On the wearing of masks and personal responsibility, from a legal perspective - 2020-05-18
Learned Hand (yes, that's his name) was perhaps the most famous US judge never to ascend to the US Supreme Court. He was revered as an eloquent writer and was widely cited — probably the most cited non-SCOTUS judge in US history.
Learned Hand's chief claim to fame was his negligence formula. In a case called US v Carroll Towing, Hand found a clever way to analyze negligence cases, which formula thereafter became a cornerstone of tort law. The case concerned a vessel moored in NY Harbor, which had become unmoored and sunk. Hand succinctly broke it down like so:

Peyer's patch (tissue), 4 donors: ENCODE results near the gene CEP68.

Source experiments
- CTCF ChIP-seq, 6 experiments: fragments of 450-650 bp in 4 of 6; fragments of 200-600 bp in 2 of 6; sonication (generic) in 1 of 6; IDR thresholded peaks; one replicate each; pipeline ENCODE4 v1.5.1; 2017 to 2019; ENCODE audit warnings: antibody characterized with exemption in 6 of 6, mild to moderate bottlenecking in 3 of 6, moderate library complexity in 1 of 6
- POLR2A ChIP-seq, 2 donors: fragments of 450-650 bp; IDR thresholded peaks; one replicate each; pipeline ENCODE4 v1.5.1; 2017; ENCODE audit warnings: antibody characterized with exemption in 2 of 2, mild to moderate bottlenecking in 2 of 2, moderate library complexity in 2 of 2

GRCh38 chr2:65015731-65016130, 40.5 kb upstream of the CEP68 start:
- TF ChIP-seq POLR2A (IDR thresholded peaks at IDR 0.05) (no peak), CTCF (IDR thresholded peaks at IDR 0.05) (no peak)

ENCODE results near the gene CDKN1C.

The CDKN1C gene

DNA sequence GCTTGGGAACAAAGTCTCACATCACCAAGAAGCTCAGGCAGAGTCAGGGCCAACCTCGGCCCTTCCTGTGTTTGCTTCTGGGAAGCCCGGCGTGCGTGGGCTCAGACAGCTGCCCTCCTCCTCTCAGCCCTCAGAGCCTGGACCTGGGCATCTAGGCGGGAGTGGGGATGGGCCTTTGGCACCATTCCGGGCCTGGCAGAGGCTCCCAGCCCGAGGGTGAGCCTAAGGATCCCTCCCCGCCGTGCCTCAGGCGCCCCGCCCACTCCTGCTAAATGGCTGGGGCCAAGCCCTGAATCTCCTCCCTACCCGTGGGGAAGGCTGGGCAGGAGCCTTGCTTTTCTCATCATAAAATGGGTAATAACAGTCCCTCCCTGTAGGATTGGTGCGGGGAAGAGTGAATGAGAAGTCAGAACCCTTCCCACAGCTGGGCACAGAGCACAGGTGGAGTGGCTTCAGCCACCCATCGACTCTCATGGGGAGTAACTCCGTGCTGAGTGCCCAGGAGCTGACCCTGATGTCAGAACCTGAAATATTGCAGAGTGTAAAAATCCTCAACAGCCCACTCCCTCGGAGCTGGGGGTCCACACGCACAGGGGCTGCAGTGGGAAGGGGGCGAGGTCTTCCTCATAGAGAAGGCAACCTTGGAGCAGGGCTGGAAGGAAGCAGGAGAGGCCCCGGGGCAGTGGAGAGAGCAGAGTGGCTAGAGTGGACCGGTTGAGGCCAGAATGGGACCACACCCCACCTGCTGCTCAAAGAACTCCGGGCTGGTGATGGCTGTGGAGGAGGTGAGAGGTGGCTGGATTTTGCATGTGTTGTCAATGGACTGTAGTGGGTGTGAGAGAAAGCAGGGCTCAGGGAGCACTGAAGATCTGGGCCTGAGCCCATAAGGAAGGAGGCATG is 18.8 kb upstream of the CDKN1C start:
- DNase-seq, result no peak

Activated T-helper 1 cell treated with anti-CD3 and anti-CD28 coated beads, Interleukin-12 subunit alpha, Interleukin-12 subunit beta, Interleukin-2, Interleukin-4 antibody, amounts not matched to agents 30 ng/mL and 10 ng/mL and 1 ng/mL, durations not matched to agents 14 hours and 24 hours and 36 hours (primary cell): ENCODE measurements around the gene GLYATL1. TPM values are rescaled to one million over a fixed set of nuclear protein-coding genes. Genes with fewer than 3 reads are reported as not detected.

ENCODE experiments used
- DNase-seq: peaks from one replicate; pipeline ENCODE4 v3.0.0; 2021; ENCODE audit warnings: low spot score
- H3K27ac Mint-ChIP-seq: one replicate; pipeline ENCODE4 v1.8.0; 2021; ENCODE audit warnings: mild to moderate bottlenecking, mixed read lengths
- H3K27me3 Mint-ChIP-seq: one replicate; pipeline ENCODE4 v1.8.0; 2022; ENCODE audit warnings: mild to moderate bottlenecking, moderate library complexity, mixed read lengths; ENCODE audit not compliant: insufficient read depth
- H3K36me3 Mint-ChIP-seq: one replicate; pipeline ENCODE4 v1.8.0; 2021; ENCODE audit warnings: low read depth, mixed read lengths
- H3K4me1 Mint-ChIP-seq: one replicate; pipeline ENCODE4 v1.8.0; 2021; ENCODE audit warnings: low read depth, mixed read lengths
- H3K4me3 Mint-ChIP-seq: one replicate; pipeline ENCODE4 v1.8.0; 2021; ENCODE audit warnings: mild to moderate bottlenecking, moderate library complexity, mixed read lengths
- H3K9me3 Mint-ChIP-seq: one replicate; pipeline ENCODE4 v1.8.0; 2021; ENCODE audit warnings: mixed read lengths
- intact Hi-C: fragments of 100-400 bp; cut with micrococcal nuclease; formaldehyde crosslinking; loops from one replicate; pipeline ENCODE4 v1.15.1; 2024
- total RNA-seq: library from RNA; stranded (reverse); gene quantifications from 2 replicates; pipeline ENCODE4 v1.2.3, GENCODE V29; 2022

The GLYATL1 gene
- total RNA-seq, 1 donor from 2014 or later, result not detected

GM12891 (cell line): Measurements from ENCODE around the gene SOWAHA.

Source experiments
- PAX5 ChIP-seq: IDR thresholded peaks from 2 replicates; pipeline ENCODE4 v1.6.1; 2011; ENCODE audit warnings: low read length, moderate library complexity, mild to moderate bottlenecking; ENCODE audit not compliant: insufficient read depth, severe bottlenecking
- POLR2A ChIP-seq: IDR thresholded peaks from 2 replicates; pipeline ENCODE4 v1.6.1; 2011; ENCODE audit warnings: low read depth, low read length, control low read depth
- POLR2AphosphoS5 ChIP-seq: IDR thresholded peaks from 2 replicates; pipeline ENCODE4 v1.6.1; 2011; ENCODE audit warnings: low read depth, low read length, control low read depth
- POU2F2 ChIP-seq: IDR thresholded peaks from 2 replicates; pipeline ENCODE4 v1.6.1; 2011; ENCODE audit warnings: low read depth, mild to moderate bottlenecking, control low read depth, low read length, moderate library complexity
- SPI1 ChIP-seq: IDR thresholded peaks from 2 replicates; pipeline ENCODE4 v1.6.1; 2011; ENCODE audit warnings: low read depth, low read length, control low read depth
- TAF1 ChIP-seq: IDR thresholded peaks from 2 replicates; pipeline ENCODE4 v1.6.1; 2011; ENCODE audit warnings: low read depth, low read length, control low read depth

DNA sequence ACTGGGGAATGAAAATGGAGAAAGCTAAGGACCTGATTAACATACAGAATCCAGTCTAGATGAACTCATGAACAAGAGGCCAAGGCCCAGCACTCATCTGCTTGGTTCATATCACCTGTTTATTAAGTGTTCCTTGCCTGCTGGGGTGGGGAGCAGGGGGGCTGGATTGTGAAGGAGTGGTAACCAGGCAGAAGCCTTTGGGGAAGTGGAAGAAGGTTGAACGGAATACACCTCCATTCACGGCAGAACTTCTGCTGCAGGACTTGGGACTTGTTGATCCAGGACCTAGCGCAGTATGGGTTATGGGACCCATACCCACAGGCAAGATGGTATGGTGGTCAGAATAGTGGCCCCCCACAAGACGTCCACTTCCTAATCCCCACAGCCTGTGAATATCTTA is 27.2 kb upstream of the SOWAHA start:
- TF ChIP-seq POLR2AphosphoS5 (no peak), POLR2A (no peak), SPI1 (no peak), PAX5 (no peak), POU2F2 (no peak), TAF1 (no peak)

Since there are occasions when every vessel will break from her moorings, and since, if she does, she becomes a menace to those about her; the owner's duty, as in other similar situations, to provide against resulting injuries is a function of three variables: (1) The probability that she will break away; (2) the gravity of the resulting injury, if she does; (3) the burden of adequate precautions.